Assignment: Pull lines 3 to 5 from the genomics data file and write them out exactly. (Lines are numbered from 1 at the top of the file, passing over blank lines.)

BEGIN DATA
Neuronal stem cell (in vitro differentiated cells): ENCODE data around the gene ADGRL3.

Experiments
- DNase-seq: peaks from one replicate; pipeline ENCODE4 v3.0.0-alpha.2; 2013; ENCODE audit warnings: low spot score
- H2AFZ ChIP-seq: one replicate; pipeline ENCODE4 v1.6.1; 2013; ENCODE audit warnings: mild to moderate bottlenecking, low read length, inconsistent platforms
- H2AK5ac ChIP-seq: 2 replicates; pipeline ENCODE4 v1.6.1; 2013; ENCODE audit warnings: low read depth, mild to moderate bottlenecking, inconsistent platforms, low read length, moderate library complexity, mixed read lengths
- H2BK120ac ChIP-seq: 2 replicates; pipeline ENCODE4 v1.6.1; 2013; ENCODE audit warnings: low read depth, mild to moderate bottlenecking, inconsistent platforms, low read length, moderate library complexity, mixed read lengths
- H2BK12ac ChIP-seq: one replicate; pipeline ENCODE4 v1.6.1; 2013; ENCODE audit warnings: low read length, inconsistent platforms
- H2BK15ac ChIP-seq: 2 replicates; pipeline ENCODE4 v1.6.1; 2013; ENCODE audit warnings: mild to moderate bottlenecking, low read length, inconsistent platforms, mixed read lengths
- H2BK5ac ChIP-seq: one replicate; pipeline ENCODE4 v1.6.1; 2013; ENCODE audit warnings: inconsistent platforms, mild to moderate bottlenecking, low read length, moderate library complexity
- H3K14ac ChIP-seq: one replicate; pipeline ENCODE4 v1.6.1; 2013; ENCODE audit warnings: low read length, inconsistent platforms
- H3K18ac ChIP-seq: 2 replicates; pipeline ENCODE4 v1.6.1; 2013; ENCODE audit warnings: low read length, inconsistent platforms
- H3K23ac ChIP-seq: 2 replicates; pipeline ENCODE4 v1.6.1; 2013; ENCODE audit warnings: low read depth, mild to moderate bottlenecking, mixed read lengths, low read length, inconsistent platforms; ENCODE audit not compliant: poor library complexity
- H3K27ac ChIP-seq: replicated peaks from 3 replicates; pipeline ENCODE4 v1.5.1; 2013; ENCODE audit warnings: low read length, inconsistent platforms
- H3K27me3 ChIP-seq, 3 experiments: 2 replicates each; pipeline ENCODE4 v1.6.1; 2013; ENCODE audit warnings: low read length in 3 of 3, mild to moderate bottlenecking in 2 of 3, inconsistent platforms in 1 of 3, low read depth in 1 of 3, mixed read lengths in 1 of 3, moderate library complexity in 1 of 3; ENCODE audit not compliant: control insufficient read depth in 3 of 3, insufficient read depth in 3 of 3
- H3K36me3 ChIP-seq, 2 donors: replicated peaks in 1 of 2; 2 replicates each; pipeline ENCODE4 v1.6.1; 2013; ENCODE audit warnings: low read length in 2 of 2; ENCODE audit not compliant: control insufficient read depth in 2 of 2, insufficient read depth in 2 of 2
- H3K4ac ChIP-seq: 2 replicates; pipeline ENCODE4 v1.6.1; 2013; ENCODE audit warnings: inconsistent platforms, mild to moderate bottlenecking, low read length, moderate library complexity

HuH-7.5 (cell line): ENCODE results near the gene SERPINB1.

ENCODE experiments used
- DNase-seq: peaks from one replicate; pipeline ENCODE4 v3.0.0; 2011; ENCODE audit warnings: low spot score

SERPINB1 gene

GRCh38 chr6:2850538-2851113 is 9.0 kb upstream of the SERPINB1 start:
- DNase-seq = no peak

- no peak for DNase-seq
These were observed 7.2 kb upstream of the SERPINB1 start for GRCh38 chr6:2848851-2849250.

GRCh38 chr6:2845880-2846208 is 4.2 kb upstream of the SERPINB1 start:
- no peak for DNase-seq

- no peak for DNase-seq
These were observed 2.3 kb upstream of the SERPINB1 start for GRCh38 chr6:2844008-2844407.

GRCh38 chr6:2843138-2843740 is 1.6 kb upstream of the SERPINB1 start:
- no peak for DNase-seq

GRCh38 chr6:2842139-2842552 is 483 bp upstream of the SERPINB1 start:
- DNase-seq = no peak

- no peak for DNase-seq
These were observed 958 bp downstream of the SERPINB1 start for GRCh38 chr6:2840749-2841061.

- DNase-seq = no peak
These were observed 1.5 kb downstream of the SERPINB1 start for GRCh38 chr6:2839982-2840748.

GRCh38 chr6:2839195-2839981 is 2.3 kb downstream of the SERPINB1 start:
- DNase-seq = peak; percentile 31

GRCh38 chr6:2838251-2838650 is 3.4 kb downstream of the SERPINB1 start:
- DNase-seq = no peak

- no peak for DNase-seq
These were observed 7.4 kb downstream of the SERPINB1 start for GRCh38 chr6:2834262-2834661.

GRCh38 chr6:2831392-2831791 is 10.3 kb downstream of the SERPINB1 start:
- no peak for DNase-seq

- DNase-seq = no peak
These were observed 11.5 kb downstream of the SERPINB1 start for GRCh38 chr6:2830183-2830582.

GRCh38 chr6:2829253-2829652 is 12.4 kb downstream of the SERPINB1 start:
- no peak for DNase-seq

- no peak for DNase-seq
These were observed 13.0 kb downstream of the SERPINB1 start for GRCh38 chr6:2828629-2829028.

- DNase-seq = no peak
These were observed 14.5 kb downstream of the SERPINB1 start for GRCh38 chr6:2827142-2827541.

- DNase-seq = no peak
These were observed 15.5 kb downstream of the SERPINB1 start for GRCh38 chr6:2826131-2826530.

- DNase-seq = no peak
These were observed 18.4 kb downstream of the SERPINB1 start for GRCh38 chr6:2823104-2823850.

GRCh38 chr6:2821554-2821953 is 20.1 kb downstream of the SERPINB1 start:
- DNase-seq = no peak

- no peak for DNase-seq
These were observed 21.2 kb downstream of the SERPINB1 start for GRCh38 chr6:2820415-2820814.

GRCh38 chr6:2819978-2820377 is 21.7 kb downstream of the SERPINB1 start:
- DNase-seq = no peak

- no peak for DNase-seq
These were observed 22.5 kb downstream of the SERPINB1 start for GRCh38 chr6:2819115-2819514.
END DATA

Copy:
- DNase-seq: peaks from one replicate; pipeline ENCODE4 v3.0.0-alpha.2; 2013; ENCODE audit warnings: low spot score
- H2AFZ ChIP-seq: one replicate; pipeline ENCODE4 v1.6.1; 2013; ENCODE audit warnings: mild to moderate bottlenecking, low read length, inconsistent platforms
- H2AK5ac ChIP-seq: 2 replicates; pipeline ENCODE4 v1.6.1; 2013; ENCODE audit warnings: low read depth, mild to moderate bottlenecking, inconsistent platforms, low read length, moderate library complexity, mixed read lengths